When orthochromatic film gave way to panchromatic in the 1920s, shiny hair and eyelids captured the glow of incandescent bulbs used on-set to great effect. Factor kept pace, developing specific light-refracting hair dyes to suit this technical shift—even sprinkling gold dust on to Marlene Dietrich’s wigs when asked. He couldn’t rest on his laurels for long though—Technicolor was on the horizon, and with it came a new set of cosmetic challenges.

    A final note: In the early ‘30s, still riding the panchromatic “high shine” wave, Factor created a slick lip coat for his famous clients. The formula would go on to become commercially sold as “X-Rated,” the world’s very first lip gloss. Something I think we’re all still kind of into.

    —Lauren Maas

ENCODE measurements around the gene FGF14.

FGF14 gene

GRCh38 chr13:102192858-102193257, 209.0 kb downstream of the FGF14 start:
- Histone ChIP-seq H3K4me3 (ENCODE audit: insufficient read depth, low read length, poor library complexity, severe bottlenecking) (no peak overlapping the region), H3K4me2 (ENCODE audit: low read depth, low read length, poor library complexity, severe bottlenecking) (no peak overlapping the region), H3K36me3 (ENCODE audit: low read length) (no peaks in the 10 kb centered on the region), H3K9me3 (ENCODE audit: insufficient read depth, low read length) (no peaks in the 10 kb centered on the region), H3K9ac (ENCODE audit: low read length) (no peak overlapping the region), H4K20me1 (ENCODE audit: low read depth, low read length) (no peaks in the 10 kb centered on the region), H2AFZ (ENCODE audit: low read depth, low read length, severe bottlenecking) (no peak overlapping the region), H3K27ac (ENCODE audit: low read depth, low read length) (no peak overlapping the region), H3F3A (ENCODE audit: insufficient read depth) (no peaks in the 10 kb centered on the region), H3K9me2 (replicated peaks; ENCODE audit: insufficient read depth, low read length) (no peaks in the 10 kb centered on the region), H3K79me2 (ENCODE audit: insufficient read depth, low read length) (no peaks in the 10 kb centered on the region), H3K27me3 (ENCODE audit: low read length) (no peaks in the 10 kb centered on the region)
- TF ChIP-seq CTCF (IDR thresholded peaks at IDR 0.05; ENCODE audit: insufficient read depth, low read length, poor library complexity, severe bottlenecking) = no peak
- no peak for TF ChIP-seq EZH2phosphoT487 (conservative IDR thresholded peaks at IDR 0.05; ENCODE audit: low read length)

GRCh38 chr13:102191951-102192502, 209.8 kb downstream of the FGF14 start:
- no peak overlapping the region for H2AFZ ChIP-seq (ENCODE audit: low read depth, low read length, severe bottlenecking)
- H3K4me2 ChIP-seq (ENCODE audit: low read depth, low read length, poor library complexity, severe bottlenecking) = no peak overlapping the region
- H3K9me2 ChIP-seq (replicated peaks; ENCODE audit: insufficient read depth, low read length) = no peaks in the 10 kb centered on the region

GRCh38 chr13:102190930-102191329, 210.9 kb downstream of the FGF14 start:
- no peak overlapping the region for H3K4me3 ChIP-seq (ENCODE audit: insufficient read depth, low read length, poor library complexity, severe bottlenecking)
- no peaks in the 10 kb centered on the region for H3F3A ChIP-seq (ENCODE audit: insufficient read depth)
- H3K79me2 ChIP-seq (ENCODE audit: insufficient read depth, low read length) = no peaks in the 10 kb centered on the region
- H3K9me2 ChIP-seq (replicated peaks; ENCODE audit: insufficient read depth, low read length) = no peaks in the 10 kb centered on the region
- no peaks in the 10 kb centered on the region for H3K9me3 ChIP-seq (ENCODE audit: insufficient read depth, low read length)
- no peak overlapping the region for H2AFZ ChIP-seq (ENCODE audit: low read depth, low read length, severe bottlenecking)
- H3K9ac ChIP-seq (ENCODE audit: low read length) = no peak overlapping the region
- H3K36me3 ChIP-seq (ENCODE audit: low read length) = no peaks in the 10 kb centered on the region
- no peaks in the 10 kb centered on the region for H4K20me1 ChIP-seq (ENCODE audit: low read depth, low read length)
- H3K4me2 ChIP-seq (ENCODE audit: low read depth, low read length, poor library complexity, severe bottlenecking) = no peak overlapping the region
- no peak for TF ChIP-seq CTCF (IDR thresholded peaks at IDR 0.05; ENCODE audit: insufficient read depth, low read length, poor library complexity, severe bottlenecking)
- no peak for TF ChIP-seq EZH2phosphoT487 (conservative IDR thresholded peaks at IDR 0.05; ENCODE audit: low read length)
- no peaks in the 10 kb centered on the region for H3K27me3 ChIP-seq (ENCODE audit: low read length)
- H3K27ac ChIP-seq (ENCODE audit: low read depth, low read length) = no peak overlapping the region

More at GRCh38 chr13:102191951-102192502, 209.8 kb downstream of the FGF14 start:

• See The Best Street Style Looks From Paris Fashion Week

    Oh la la! Paris Fashion Week is in full swing. We’ve been busy spotting all of our favourite looks at the shows, on the FROW and, also, on the streets. There’s been street style in abundance this year, and we’ve loved keeping our eyes peeled for all of our favourite looks in between the shows.

    Wear it dry, and you’ve got your standard dusting of color—classic and predictable (in a good way). But wet! Wearing it wet opens a whole new world of opportunity. “What you’re doing is bringing out the pigmented nature of the shadow,” makeup artist Vincent Oquendo says. “Whenever I wet an eye shadow, it’s when I really want it to pop—but it really has to be a special kind of product to be able to blend after it sets. Because a lot of the times when it sets, you get streaking.” Nobody wants that. In order to avoid any wet shadow mishaps, follow these guidelines:

    Product